Following this volunteer study, a prospective, double-blinded randomized controlled trial enrolled 68 patients who underwent primary TKA for osteoarthritis between July and December 2015. Both groups were treated identically in all respects except for the kind of cuff being tested, and patients and observers were blinded to which group an individual was assigned. Patients with primary osteoarthritis between 50 and 80 years old scheduled for primary TKA were included and randomly allocated to the elastic cuff and conventional cuff groups. Patients were excluded if they had a history of anticoagulation therapy, bleeding disorder, DVT, psychiatric illness, active malignancy, chronic alcoholism, or surgery of the extremities. Further, duplex ultrasonography was conducted to identify preoperative DVT in all subjects. Three of the 68 patients required switching to general anesthesia because of the failure of spinal anesthesia, and blood flow using the transducer was not detected in 2 patients because of nail opacity due to scarring and permanent dystrophy of the nails. Finally, 31 patients were allocated in the elastic cuff group and 32 patients in the conventional cuff group. The demographics showed no significant difference between the two groups (Table 3).
Table 3

Demographics

 

Conventional cuff group

Elastic cuff group

p value

Patients (n)

31

32

 

Sex (male:female)

3:18

3:19

 

Age (year)

69.1 ± 5.3

68.1 ± 5.9

0.597

Body weight (kg)

65.8 ± 9.1

64.0 ± 11.4

0.576

Height (cm)

156.1 ± 6.1

155.8 ± 6.3

0.900

Body mass index (kg/m2)

27.2 ± 4.5

26.2 ± 3.4

0.450

Thigh circumference (cm)

49.9 ± 4.6

50.4 ± 4.5

0.528

SBP (mmHg)

132.1 ± 17.7

129.0 ± 19.3

0.593

Values are presented as mean ± standard deviation and derived using the paired t test. SBP systolic blood pressure

Strategy of tourniquet application and surgical techniques

After the anesthesiologist finished the spinal anesthesia induction and blood pressure was stable, we applied the RTP automatically based on the LOP, which was checked with a blood flow transducer on the second toe. RTP was set at the automatically measured LOP plus a safety margin using the modified McEwen’s guideline [13]. The safety margin was defined as 50 mmHg for LOPs of <130, 75 mmHg for those between 110 and 215, and 100 mmHg for those of >215 mmHg. The skin under the tourniquet was covered with a single layer of cast padding on a single layer of stockinette. The operated leg was elevated and exsanguinated with an Esmark bandage before inflating the automatic pneumatic tourniquet. The tourniquet was inflated just before the skin incision and deflated after the cementation was completed. The primary TKAs were performed using the same technique in both groups. After a midline skin incision, a medial parapatellar approach was performed. Intramedullary guide was used for the femur and extramedullary guide for the tibia. The posterior cruciate sacrificed and fixed-bearing TKA were implanted in all patients. All prostheses were fixed with cement. An intra-articular closed-suction drainage after TKA was used for 24 h in both groups.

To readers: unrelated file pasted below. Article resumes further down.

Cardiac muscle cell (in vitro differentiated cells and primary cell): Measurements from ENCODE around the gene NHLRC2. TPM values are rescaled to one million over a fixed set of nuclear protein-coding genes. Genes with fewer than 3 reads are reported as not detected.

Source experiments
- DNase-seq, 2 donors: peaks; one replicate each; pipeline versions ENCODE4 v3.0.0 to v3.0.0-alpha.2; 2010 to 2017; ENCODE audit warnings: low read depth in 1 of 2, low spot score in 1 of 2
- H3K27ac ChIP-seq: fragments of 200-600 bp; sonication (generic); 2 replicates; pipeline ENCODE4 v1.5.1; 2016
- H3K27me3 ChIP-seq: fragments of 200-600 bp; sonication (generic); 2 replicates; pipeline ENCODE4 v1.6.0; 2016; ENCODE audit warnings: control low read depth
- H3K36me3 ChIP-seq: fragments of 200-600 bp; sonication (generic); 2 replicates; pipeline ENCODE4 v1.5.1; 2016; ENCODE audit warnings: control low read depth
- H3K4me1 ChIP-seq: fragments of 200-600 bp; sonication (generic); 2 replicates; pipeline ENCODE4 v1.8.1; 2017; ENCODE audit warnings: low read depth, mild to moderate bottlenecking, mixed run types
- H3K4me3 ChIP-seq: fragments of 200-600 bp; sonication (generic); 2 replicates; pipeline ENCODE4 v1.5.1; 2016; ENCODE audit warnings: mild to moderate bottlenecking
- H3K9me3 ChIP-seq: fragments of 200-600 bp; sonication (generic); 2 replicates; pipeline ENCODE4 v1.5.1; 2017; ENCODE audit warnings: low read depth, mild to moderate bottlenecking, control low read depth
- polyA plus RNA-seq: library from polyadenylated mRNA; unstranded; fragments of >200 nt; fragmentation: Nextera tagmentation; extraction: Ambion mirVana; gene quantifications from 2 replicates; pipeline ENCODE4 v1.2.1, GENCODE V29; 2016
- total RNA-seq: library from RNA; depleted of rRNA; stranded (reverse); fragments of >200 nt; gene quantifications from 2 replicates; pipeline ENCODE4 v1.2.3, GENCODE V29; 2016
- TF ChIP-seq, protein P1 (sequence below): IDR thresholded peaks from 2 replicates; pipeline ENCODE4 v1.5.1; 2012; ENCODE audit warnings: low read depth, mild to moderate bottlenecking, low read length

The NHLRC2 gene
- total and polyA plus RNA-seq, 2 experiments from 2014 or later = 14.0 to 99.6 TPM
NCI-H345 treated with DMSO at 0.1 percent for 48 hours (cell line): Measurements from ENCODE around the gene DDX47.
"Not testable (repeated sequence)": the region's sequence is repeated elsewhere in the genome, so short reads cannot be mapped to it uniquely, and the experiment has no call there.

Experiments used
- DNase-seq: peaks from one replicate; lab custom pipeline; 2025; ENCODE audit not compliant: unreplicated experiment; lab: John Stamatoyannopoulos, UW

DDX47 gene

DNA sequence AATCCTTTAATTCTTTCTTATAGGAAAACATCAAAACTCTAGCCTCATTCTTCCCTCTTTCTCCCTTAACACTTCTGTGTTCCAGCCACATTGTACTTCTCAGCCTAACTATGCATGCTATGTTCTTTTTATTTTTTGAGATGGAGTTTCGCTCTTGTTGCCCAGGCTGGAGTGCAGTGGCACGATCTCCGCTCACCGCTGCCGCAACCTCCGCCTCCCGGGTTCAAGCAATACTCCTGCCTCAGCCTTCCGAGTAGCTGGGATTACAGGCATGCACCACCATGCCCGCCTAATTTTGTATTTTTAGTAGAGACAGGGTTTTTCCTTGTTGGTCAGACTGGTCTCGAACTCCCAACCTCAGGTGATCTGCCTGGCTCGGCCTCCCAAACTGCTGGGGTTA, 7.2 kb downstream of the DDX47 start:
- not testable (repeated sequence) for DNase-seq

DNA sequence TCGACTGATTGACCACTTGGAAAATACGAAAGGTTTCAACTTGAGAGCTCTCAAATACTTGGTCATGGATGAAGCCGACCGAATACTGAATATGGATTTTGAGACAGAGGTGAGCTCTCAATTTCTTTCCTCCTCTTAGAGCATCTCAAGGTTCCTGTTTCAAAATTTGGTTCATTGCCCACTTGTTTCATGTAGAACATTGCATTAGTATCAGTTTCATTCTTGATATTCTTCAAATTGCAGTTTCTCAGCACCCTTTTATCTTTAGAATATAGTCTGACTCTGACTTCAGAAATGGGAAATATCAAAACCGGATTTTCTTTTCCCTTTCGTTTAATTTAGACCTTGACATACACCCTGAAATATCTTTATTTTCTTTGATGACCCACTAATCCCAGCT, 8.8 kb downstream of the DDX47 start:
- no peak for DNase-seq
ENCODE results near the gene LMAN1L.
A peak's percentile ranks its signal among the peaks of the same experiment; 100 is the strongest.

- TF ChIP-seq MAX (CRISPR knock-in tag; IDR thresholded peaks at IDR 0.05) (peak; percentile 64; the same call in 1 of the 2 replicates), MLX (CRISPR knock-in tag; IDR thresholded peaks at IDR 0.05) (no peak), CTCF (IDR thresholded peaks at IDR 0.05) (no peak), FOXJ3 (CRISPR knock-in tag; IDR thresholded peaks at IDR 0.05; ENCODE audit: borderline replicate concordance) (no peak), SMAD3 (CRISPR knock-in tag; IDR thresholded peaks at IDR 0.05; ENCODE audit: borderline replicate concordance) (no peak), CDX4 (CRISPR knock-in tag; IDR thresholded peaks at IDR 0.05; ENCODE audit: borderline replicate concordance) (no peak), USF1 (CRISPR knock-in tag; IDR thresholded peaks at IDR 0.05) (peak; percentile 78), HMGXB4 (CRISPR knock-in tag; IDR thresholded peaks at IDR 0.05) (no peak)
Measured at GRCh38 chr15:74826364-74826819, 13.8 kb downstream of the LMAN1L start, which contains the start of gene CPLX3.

Evaluation

The primary outcome was postoperative pain levels of the thigh where the cuff was applied on. The LOP and RTP during the TKAs were recorded. Additionally, surgeons evaluated the bloodless surgical field. If surgeons needed to raise the tourniquet pressure due to excessive bleeding on the operative field, we defined the case as a failure to obtain a bloodless surgical field. Pain VAS score, ROM, and thigh circumference on the preoperative day of surgery and postoperative days 1, 2, 4, and 7 were evaluated. The values of creatine phosphokinase (CPK) and lactate dehydrogenase (LDH) at postoperative days 1, 2, 4, and 7 were used as parameters of muscle injury. The number of rescue injections during the total hospital stay was counted. The duration and number of patient-controlled analgesia (PCA) refill were also counted. We inspected the incidence of skin complication that required treatment and conducted duplex ultrasonography for postoperative DVT evaluation at postoperative day 7. Postoperative blood loss was also recorded as the total closed-suction drainage output for 24 h after TKA.

Statistical analysis

All statistical analyses were performed with the SPSS version 22.0 (SPSS Corp., Chicago, USA). Data description was based on means and standard deviations (SDs) for continuous values. Comparisons of continuous variables between two groups were accomplished using the Student’s t test and differences of other categorical variables between the two groups were analyzed with Chi square test and Fisher’s exact test. And the differences during the postoperative follow-up period in both groups were detected using ANOVA. A p value <0.05 was considered significant.

Results